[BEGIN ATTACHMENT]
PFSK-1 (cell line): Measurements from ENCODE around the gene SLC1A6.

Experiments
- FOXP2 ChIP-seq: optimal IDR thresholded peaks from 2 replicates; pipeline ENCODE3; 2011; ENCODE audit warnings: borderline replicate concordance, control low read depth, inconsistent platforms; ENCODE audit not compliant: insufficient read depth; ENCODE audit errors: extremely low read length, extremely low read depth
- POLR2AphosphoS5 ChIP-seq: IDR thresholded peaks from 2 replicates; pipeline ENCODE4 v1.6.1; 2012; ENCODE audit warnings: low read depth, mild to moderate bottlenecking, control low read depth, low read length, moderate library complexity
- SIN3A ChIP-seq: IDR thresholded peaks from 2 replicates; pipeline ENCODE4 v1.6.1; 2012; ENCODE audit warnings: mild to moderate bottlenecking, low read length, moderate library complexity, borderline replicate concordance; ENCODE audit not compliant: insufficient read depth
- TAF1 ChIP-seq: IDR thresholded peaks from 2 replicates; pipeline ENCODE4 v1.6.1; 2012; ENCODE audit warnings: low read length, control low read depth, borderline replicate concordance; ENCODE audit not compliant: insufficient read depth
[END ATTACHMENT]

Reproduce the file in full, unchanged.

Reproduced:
PFSK-1 (cell line): Measurements from ENCODE around the gene SLC1A6.

Experiments
- FOXP2 ChIP-seq: optimal IDR thresholded peaks from 2 replicates; pipeline ENCODE3; 2011; ENCODE audit warnings: borderline replicate concordance, control low read depth, inconsistent platforms; ENCODE audit not compliant: insufficient read depth; ENCODE audit errors: extremely low read length, extremely low read depth
- POLR2AphosphoS5 ChIP-seq: IDR thresholded peaks from 2 replicates; pipeline ENCODE4 v1.6.1; 2012; ENCODE audit warnings: low read depth, mild to moderate bottlenecking, control low read depth, low read length, moderate library complexity
- SIN3A ChIP-seq: IDR thresholded peaks from 2 replicates; pipeline ENCODE4 v1.6.1; 2012; ENCODE audit warnings: mild to moderate bottlenecking, low read length, moderate library complexity, borderline replicate concordance; ENCODE audit not compliant: insufficient read depth
- TAF1 ChIP-seq: IDR thresholded peaks from 2 replicates; pipeline ENCODE4 v1.6.1; 2012; ENCODE audit warnings: low read length, control low read depth, borderline replicate concordance; ENCODE audit not compliant: insufficient read depth